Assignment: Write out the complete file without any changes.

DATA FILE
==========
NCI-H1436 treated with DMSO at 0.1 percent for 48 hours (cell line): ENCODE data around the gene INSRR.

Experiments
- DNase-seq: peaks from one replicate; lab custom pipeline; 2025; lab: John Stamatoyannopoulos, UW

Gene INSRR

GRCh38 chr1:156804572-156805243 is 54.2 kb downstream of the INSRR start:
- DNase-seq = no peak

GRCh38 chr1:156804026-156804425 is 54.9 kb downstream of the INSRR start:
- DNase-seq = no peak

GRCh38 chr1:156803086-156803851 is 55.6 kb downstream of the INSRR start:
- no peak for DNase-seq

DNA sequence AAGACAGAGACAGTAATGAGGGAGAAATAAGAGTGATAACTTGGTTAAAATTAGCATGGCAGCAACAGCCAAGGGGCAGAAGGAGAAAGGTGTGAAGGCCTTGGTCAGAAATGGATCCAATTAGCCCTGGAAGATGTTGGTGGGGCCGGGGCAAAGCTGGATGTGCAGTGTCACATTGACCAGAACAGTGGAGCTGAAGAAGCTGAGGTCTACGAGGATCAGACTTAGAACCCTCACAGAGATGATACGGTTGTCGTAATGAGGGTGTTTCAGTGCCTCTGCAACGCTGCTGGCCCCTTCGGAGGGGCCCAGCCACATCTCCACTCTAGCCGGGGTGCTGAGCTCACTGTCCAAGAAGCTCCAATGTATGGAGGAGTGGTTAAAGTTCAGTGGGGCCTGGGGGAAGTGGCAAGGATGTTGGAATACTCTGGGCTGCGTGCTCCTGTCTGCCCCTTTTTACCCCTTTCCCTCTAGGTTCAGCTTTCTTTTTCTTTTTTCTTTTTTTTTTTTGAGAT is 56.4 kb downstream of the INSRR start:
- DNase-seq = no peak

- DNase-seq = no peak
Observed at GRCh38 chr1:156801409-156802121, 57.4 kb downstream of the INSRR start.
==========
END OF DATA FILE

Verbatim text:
NCI-H1436 treated with DMSO at 0.1 percent for 48 hours (cell line): ENCODE data around the gene INSRR.

Experiments
- DNase-seq: peaks from one replicate; lab custom pipeline; 2025; lab: John Stamatoyannopoulos, UW

Gene INSRR

GRCh38 chr1:156804572-156805243 is 54.2 kb downstream of the INSRR start:
- DNase-seq = no peak

GRCh38 chr1:156804026-156804425 is 54.9 kb downstream of the INSRR start:
- DNase-seq = no peak

GRCh38 chr1:156803086-156803851 is 55.6 kb downstream of the INSRR start:
- no peak for DNase-seq

DNA sequence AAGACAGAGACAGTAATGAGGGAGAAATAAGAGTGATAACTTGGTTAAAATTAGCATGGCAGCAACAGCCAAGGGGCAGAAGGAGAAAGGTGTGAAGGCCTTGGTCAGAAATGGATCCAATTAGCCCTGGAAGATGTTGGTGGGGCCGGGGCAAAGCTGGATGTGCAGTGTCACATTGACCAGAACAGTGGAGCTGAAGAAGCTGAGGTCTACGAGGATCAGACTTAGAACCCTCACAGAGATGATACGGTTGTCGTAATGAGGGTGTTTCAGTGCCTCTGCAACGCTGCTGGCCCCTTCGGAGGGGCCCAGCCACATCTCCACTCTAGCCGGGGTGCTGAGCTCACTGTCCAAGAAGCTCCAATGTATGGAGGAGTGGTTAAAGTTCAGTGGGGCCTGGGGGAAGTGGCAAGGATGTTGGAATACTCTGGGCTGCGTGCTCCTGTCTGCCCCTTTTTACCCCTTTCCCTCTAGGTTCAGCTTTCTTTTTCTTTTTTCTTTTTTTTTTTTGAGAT is 56.4 kb downstream of the INSRR start:
- DNase-seq = no peak

- DNase-seq = no peak
Observed at GRCh38 chr1:156801409-156802121, 57.4 kb downstream of the INSRR start.